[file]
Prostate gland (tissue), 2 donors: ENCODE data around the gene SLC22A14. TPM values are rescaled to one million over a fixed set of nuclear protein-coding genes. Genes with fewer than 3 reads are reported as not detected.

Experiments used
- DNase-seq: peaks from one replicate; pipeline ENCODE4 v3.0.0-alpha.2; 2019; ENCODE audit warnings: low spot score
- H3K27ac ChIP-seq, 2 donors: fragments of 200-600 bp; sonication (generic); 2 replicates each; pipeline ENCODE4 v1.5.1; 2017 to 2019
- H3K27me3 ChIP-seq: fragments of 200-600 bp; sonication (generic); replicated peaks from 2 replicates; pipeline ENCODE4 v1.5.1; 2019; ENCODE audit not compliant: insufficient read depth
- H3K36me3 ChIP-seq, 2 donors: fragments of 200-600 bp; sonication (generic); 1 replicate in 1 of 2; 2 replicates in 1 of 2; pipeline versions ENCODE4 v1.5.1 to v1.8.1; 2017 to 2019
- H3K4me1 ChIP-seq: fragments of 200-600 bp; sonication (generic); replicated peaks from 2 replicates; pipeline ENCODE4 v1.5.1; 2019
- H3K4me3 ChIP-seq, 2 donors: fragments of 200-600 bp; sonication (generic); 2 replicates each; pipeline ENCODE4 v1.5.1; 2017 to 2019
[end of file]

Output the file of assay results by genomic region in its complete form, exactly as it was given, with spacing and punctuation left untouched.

Prostate gland (tissue), 2 donors: ENCODE data around the gene SLC22A14. TPM values are rescaled to one million over a fixed set of nuclear protein-coding genes. Genes with fewer than 3 reads are reported as not detected.

Experiments used
- DNase-seq: peaks from one replicate; pipeline ENCODE4 v3.0.0-alpha.2; 2019; ENCODE audit warnings: low spot score
- H3K27ac ChIP-seq, 2 donors: fragments of 200-600 bp; sonication (generic); 2 replicates each; pipeline ENCODE4 v1.5.1; 2017 to 2019
- H3K27me3 ChIP-seq: fragments of 200-600 bp; sonication (generic); replicated peaks from 2 replicates; pipeline ENCODE4 v1.5.1; 2019; ENCODE audit not compliant: insufficient read depth
- H3K36me3 ChIP-seq, 2 donors: fragments of 200-600 bp; sonication (generic); 1 replicate in 1 of 2; 2 replicates in 1 of 2; pipeline versions ENCODE4 v1.5.1 to v1.8.1; 2017 to 2019
- H3K4me1 ChIP-seq: fragments of 200-600 bp; sonication (generic); replicated peaks from 2 replicates; pipeline ENCODE4 v1.5.1; 2019
- H3K4me3 ChIP-seq, 2 donors: fragments of 200-600 bp; sonication (generic); 2 replicates each; pipeline ENCODE4 v1.5.1; 2017 to 2019